|US20050166251 *||Dec 31, 2003||Jul 28, 2005||Lippincott Louis A.||Programmable video processing and video storage architecture|
|US20060262935 *||Apr 13, 2006||Nov 23, 2006||Stuart Goose||System and method for creating personalized sound zones|
|US20070060092 *||Sep 22, 2004||Mar 15, 2007||Kimmo Laiho||Extension device|
|US20070111710 *||Sep 8, 2003||May 17, 2007||Pietruszka Joerg||Automotive mobile terminal connection system providing mobile terminal function to enable dynamic external user interface|
|US20070127726 *||Dec 12, 2006||Jun 7, 2007||Ellis Michael D||Multiple radio signal processing and storing method and apparatus|
|US20080081664 *||Sep 29, 2006||Apr 3, 2008||Maria Rg Azada||Method of providing a mobile multimedia hub|
|US20080206732 *||Feb 26, 2007||Aug 28, 2008||Sceai||Variation and Control of Sensory Work Playback|
|US20090005113 *||Apr 3, 2008||Jan 1, 2009||High Tech Computer Corp.||Method of selecting application and hand-held electronic device|
|US20090023406 *||Feb 19, 2008||Jan 22, 2009||Ellis Michael D||Enhanced radio systems and methods|
|US20090180579 *||Jan 5, 2009||Jul 16, 2009||Ellis Michael D||Digital radio systems and methods|
|US20090221248 *||Jan 5, 2009||Sep 3, 2009||Ellis Michael D||Multi-tuner radio systems and methods|
|US20090258677 *||Apr 8, 2009||Oct 15, 2009||Ellis Michael D||Alternate user interfaces for multi tuner radio device|
|US20100080533 *||Dec 4, 2009||Apr 1, 2010||Sony Computer Entertainment America Inc.||Network media player with user-generated playback control|
|US20100082727 *||Dec 4, 2009||Apr 1, 2010||Sony Computer Entertainment America Inc.||Social network-driven media player system and method|
|US20100083307 *||Dec 4, 2009||Apr 1, 2010||Sony Computer Entertainment America Inc.||Media player with networked playback control and advertisement insertion|
|US20100099350 *||Oct 18, 2008||Apr 22, 2010||Gm Global Technology Operations, Inc.||Method and system for exhibiting media segments|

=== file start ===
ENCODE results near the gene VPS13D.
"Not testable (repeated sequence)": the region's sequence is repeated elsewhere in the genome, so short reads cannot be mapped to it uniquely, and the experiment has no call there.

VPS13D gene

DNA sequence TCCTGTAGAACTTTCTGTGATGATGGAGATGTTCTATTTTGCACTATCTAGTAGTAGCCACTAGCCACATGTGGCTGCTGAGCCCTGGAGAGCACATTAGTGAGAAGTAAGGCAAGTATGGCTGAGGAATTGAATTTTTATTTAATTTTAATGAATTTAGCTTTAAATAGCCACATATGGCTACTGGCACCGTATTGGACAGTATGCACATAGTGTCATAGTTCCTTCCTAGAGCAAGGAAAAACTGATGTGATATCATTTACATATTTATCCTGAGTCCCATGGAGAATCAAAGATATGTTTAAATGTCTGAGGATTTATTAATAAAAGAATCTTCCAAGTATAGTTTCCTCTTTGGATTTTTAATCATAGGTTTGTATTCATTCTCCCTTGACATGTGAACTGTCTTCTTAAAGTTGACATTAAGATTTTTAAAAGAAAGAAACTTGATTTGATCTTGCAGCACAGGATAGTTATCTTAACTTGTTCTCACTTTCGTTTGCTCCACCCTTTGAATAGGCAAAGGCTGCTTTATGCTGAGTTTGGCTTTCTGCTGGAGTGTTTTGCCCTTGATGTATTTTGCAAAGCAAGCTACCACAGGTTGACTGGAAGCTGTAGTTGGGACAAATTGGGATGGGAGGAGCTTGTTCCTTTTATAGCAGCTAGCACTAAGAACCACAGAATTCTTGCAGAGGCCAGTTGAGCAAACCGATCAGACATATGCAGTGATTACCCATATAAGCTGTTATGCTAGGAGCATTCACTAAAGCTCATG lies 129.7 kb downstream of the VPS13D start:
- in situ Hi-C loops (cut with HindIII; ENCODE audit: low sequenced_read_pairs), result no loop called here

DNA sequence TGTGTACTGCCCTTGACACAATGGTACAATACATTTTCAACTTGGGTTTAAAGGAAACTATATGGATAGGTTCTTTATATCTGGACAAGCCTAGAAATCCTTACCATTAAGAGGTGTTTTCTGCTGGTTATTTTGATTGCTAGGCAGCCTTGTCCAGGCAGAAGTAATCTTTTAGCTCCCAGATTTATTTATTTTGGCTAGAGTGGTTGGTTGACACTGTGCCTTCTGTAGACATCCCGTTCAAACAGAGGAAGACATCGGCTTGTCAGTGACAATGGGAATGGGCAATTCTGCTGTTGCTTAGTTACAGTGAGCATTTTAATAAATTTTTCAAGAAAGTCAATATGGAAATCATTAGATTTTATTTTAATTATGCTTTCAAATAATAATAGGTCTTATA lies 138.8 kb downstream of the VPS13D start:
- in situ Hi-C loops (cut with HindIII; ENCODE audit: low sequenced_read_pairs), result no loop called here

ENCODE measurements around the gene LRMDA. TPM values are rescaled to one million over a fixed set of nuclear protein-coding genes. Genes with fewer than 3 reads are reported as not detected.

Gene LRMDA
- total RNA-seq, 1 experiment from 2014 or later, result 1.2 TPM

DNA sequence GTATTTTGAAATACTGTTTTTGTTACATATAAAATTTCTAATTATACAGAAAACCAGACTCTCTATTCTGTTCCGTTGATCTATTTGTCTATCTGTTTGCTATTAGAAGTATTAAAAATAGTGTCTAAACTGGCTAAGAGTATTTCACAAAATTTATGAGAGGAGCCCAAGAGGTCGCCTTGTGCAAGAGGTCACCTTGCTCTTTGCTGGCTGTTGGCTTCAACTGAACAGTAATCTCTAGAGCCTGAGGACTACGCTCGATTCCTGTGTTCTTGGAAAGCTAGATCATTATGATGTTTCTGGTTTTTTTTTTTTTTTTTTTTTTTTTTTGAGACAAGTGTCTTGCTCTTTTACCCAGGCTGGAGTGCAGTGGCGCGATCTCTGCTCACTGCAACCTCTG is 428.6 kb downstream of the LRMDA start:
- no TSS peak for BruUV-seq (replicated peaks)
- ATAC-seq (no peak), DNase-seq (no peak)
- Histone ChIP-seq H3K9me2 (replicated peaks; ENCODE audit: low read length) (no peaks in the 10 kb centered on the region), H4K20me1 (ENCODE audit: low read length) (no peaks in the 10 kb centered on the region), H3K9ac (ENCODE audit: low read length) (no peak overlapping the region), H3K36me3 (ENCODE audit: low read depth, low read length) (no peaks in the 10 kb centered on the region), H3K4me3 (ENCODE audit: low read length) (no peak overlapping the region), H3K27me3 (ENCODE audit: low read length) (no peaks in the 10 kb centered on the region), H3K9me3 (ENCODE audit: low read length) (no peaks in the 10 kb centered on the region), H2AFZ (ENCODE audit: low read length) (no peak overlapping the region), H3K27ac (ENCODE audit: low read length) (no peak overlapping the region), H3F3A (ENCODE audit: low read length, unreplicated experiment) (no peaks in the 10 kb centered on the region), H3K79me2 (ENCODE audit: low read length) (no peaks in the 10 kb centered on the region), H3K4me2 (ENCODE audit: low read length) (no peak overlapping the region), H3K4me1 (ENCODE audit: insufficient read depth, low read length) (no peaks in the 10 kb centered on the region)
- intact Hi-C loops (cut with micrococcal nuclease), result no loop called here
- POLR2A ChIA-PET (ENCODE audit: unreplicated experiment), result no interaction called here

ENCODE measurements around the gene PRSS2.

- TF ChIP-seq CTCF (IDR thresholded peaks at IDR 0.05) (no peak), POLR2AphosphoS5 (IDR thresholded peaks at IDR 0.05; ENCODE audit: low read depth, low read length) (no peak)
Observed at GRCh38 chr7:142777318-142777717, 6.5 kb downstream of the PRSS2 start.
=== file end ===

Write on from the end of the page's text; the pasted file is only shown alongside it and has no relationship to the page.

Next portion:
|US20100150530 *||Dec 4, 2009||Jun 17, 2010||Sony Computer Entertainment America Inc.||Network media player and overlay feature|
|US20100205223 *||Feb 10, 2009||Aug 12, 2010||Harman International Industries, Incorporated||System for broadcast information database|
|US20100267331 *||Apr 17, 2009||Oct 21, 2010||Apple Inc.||Identifying radio stations of interest based on preference information|
|US20100269145 *||Apr 17, 2009||Oct 21, 2010||Apple Inc.||Accessing radio content from a non-radio source|
|US20150249613 *||May 13, 2015||Sep 3, 2015||Google Technology Holdings LLC||Display aware transcoder source selection system|
|CN101622655B||Feb 20, 2008||Apr 24, 2013||美国索尼电脑娱乐公司||Variation and control of sensory work playback|
|WO2008106352A1||Feb 20, 2008||Sep 4, 2008||Sony Computer Entertainment America Inc.||Variation and control of sensory work playback|
|International Classification||H04N5/907, G10L15/00, H04N5/44, G11B27/00, G11B20/10, H03J1/00, B60R11/02|
|Cooperative Classification||H03J1/0083, G11B27/322, G11B27/105, H03J2200/12|
|European Classification||H03J1/00A5D, G11B27/10A1, G11B27/32B|
|Aug 22, 2001||AS||Assignment|
Owner name: MATSUSHITA ELECTRIC INDUSTRIAL CO., LTD., JAPAN
Free format text: ASSIGNMENT OF ASSIGNORS INTEREST;ASSIGNORS:FISH, ROBERT;RAHMAN, MAHFUZUR;CHANG, CHIEH-CHUNG;AND OTHERS;REEL/FRAME:012113/0109;SIGNING DATES FROM 20010806 TO 20010820
|Apr 13, 2009||REMI||Maintenance fee reminder mailed|
|Oct 4, 2009||LAPS||Lapse for failure to pay maintenance fees|
|Nov 24, 2009||FP||Expired due to failure to pay maintenance fee|
Effective date: 20091004